Once claimed to be “the loudest band in New York”, noise rockers A Place To Bury Strangers have carved out a true cult following since forming in 2002. By creating a sound that fused heavy distortion with gothic and shoegaze tendencies, their first two albums laid down some wantonly dense retro sounds, while their later releases somehow managed to feel a little more accessible without losing too many of the band’s most confrontational elements.

Their 2019 release ‘The Fuzz Club Session’ was recorded in a single day when APTBS visited Love Buzz Studios in South London at the end of a tour. According to frontman Oliver Ackermann, there are times where it’s possible for a band to feel tired of their own material after being on the road, so a little re-invention is needed to keep things interesting. That’s very much where this release comes in.

While you might expect your average APTBS live recording to amp up the distortion to absolutely ridiculous levels, the first thing that’s notable here is how sharp most of this recording actually sounds. Yes, it has distortion and yes, it stays true to the band’s origins, but the way these tracks have been reworked in an intimate setting actually brings out their finer details in a couple of instances. ‘Never Coming Back’ is a good example of this, since it’s played fairly faithfully to its ‘Pinned’ album equivalent, but with the vocals shorn of some of their distortion and the bass mixed in a way that sounds both fuller and cleaner, APTBS wind up feeling like a dark, gothy and slightly more commercial version of their usual selves. It’s a great recording that finds Oliver in good form vocally – and since everything loosens slightly towards the end to usher in a wall of howling guitars, it has just enough bite to keep the older fans happy. ‘Punch Back’ (a track from the ‘Pinned’ deluxe edition) gets a workout here that’s actually the opposite. The warmth of the studio take is replaced by an odd feeling of distance. Drenched in echo, the drums sound more industrial and the ugly shapes thrown out by the guitars are utterly relentless in the way they pierce through everything. Out front, vocalist Lia howls and curls her voice, resulting in something that’s at once disarming but also fairly confrontational…and stripped of the various effects that buried her studio performance, she sounds so much more vibrant. This is almost certainly more interesting than the studio recording.

Going back to the 2007 debut, ‘Ocean’ appears in a savage arrangement that draws more heavily on the pulsing repetition. The way the bass pushes through, no matter how intrusive Ackerman’s sheet of ringing guitar noise becomes, is the very essence of why this band impresses with such a confronting sound, while a heavy rendition of ‘Drill It Up’ makes a great feature of the drums. The EP version was always cool, but hardcore fans will surely love the way this live take values the bass drum and shrill guitar sounds over the vocal or any kind of obvious melody. Better yet, though, is the rendition of ‘We’ve Come So Far’ that has so many effects placed on the vocals and drums, it doesn’t even sound live. Sharp and frenetic, there’s a really cold feel to these five minutes, as if the original tapes from Jesus & Mary Chain’s ‘Psychocandy’ sessions have been roughed up for an industrial remix…and with guitars bombing with the sound of crashing spitfires, there’s a careening chaos within the noise that just has to be loved. Brilliant.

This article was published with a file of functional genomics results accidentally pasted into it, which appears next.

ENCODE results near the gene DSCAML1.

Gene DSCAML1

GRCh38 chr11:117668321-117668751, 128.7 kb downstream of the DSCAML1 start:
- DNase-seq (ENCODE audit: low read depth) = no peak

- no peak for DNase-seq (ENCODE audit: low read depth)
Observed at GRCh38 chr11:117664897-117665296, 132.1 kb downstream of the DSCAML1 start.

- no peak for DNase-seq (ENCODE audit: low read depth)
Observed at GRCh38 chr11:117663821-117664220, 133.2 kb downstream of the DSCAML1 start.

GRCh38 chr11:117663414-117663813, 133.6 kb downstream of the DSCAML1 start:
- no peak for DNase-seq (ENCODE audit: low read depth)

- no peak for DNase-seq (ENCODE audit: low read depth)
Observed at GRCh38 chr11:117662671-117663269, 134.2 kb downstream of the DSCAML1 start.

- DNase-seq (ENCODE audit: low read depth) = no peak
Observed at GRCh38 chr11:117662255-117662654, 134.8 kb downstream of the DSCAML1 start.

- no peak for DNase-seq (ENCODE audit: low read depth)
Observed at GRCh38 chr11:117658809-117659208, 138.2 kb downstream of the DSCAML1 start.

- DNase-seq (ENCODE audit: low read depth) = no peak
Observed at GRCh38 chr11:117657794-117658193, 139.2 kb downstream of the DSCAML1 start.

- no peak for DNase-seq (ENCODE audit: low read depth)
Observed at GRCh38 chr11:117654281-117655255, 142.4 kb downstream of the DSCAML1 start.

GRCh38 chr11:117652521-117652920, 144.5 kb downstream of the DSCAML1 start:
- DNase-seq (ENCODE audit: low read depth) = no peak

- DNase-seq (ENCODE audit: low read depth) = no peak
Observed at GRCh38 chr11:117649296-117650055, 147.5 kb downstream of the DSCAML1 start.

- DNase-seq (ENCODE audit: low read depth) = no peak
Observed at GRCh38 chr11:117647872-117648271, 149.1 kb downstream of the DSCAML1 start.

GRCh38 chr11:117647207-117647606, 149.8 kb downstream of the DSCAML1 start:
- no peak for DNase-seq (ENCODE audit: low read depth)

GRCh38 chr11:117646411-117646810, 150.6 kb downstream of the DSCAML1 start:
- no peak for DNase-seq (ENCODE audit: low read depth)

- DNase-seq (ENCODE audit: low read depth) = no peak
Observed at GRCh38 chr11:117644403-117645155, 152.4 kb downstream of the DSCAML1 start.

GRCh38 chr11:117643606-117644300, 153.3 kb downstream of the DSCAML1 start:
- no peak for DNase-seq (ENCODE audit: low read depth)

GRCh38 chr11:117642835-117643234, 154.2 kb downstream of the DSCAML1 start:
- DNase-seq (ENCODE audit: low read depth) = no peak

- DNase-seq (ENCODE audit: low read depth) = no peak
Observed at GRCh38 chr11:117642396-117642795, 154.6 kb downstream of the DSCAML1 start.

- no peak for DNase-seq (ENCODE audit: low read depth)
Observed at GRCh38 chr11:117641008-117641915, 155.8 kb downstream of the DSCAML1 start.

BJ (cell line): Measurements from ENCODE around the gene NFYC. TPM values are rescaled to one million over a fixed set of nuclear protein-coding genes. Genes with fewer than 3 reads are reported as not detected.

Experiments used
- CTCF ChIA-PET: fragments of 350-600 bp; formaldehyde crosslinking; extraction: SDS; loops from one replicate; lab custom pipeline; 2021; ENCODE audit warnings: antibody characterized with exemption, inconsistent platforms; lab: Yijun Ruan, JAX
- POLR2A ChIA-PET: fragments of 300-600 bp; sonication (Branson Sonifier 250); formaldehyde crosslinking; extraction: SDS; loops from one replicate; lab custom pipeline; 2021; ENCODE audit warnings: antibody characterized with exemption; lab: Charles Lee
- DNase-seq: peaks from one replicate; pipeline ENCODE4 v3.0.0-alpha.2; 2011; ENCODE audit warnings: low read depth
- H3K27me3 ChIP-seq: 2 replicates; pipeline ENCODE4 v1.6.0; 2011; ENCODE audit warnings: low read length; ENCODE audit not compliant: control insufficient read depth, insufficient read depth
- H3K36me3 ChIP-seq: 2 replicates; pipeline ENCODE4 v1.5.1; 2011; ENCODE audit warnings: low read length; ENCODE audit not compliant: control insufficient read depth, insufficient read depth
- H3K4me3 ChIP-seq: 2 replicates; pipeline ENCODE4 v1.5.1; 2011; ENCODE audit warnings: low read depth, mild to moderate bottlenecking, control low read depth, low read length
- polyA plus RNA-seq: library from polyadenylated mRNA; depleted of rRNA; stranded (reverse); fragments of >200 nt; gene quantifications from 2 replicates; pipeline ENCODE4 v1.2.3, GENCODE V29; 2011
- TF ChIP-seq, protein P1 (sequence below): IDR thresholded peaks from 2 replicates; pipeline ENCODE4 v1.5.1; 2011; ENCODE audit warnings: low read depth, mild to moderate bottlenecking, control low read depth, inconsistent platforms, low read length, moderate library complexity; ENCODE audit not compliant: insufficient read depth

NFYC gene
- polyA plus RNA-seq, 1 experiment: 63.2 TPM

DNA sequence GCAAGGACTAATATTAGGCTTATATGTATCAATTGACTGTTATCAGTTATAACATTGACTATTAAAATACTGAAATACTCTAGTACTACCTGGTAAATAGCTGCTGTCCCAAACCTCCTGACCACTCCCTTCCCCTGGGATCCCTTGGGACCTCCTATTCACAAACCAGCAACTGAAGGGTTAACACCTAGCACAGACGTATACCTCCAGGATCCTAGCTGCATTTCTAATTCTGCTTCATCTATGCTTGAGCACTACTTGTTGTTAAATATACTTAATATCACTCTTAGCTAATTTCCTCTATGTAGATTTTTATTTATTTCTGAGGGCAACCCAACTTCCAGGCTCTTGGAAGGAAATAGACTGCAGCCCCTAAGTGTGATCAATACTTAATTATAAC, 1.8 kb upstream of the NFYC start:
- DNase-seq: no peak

For hardcore fans, the best news of all is that this disc contains a previously unheard song. Utilising a slow, programmed beat and a frightening amount of echo, ‘Chrome Shadow’ at first sounds like APTBS are going to pay tribute to Joy Division as there’s a very strong ‘Unknown Pleasures’ vibe coupled with some intensive, ominous drones. Then – bam! – the rhythm is masked by ferocious distortion that then appears to loop, creating something that hurts in the same way the most intense moments of the APTBS debut once had. From out of the fug, Oliver’s vocal at first struggles to make an impact, and then you realise it’s so heavily distorted it’s never actually breaking through. There are even a few seconds where his voice has been so fucked up by effects that it sounds like an electronic death ray from an old 60s sci-fi series. Since the drones and beats continue, it soon becomes clear that this is one of the most difficult APTBS numbers to emerge for a few years. Following the occasional hints at something more commercial on a couple of the band’s previous albums, this is a full on return to the confrontational and impenetrable noise from their first two records. It’s mean and almost unlistenable in places – older fans will be in their element!

The older material isn’t always reinvented in a really massive or overly striking way here, but there’s enough of a variation on the songs for fans to perhaps gain a new perspective. Against the odds, ‘Fuzz Club Session’ somehow manages to be everything to everyone: long-time supporters get another release and the potential to hear a couple of old things with new ears, while the uninitiated get a fantastic (if brief) career overview packed into approximately twenty seven minutes. Both parties also get brand new material…and A Place To Bury Strangers effectively draw another phase of their journey to a close. More than just a curio, ‘Fuzz Club Session’ joins 2012’s slightly more accessible ‘Worship’ as a career highlight.

February 2019